Unlike individual employee terminations, which are customarily unannounced and immediate, layoffs present a larger threat to corporations because they leave the door open to both intentional and unintentional data loss, leakage and integrity problems. When employees sense impending layoffs or are told in advance and kept on for a limited time to transition, that is when rumors and panic consume the employees. It’s then that the company’s sensitive data can be compromised.
For this reason, the strategy for any corporation planning a layoff should include setting policies and making sure practices are in place to secure their sensitive data now.
Steps to protect company data before a layoff is implemented
Step No. 1: Create a set of policies
Create a set of policies outlining acceptable use, data responsibility and data retention that is shared with and understood by all employees. If you already have these in place, now is the perfect time to revisit and refresh them.
Step No. 2: Implement a standard procedure for employee termination
Implement a standard procedure for employee termination, which includes when and how an employee’s network access is terminated, how equipment and data (both hard copy and electronic) is collected, and how access privileges are assigned for any transitional period.
Step No. 3: Maintain an up-to-date auditing of your company’s data
Maintain an up-to-date auditing of where your company’s data is stored, who has access to that data, who can administer permissions or configurations on servers, and how data is backed up. If possible, use software tools or policy-enforced procedures that provide an audit log of data access and modification.
Most document management systems can provide a log of both file retrieval and per-user changes. Knowing what content and access permissions each employee is granted greatly impacts your ability to secure and collect that information when the time comes.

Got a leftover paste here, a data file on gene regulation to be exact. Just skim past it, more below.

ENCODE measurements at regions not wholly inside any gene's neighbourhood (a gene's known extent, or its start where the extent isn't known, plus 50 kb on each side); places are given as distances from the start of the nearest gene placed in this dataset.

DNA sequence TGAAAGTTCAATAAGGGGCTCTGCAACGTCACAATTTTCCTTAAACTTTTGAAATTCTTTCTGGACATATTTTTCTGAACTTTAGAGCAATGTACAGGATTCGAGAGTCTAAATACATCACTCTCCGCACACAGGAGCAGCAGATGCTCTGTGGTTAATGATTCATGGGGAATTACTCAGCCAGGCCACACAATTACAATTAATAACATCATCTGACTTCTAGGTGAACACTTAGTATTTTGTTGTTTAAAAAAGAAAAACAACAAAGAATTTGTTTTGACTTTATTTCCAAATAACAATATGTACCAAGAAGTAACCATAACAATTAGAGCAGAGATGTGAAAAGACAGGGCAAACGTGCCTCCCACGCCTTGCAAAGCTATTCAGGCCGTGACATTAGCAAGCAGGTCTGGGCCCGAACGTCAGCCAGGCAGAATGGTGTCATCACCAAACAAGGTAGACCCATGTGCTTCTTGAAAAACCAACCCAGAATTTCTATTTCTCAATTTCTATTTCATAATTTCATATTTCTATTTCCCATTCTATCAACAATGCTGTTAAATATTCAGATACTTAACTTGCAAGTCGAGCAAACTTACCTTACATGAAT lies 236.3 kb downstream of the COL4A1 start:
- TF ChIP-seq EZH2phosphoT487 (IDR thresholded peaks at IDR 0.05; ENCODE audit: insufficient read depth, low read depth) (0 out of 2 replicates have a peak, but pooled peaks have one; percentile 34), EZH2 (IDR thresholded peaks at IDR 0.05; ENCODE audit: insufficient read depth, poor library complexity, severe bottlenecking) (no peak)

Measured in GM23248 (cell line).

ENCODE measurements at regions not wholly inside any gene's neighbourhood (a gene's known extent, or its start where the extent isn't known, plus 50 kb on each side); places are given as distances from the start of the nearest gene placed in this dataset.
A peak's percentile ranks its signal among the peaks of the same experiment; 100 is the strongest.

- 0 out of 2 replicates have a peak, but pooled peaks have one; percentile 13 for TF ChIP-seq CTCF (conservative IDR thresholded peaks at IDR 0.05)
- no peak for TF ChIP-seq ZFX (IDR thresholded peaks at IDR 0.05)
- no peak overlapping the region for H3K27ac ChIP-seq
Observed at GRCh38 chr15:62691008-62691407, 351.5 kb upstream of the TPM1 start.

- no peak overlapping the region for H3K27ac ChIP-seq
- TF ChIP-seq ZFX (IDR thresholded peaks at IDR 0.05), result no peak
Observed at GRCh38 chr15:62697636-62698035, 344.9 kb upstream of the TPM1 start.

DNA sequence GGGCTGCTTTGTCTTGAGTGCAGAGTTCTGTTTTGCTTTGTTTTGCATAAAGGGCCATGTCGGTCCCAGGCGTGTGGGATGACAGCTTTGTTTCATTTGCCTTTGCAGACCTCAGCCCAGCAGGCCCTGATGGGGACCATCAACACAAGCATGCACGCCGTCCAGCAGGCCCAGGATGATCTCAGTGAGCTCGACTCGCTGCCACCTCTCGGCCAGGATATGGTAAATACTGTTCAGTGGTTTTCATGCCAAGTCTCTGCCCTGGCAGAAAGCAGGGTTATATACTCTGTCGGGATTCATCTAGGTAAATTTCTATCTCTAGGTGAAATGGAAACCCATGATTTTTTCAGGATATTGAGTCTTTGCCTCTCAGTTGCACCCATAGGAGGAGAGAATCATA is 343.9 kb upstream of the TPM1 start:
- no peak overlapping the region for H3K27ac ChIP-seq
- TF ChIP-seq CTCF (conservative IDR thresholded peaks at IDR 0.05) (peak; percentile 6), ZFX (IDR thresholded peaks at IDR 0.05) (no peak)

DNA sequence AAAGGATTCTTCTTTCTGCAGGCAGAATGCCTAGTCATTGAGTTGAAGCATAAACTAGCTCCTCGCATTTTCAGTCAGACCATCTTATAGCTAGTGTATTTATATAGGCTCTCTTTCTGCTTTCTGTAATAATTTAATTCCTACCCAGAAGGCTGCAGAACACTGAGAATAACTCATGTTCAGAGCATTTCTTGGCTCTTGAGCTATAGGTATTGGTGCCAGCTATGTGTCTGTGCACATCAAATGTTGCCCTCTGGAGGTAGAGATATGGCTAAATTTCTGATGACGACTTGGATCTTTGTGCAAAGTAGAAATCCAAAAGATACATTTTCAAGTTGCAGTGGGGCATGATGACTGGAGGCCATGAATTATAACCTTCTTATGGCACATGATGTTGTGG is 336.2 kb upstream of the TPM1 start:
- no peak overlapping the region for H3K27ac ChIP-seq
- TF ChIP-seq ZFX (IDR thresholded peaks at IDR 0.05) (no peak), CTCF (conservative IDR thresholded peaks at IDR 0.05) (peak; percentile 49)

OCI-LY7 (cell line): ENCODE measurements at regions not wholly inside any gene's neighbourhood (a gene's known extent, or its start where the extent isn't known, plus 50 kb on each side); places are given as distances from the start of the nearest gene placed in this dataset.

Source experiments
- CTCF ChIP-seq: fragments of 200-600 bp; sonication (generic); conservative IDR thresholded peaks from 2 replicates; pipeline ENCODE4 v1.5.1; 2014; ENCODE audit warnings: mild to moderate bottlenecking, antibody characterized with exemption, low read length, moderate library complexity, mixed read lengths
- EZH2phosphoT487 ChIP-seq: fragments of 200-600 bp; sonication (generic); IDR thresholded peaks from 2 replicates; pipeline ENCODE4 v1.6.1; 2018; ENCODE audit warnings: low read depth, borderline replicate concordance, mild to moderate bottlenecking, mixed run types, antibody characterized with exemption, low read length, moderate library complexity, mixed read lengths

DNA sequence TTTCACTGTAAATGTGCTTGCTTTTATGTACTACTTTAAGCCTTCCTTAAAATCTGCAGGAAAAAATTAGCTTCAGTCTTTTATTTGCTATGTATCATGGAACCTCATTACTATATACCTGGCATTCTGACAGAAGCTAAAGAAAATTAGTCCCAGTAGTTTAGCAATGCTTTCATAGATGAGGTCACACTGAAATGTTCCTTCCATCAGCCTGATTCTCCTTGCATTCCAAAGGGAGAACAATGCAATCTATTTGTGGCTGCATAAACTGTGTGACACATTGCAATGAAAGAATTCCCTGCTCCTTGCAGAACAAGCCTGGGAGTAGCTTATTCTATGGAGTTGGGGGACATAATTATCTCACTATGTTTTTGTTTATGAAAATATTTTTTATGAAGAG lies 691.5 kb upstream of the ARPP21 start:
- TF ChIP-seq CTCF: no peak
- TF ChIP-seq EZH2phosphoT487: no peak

Restrict Access to Information and Administrative Control
Step No. 4: Restrict access to information and administrative control
Restrict access to information and administrative control as much as possible, but not to the point of impacting employees’ ability to get their job done. While it may be convenient for employees to be able to log in to servers, it may not be necessary.
For example, a software engineering group doesn’t need shell access to the source code control repository server; rather, they can simply use tools to check out code and check in changes (thereby maintaining an audit log). In the event that access to the backend files is needed (such as for searches over the entire repository), consider using other means such as a read-only file system export. Restricting access limits the amount of disclosure and damage that can be done by a disgruntled or exiting employee.
Step No. 5: Employ some form of endpoint protection
If necessary, employ some form of endpoint protection for employee computers and mobile devices. There are varying levels of endpoint protection available, from the ability to turn a fully-functional laptop into little more than a dumb terminal, to the ability to perform a remote data erase if a device is lost. This is another area where a balance must be struck between security and convenience. These technologies can help assure your ability to collect and audit the locations where data has been stored and copied.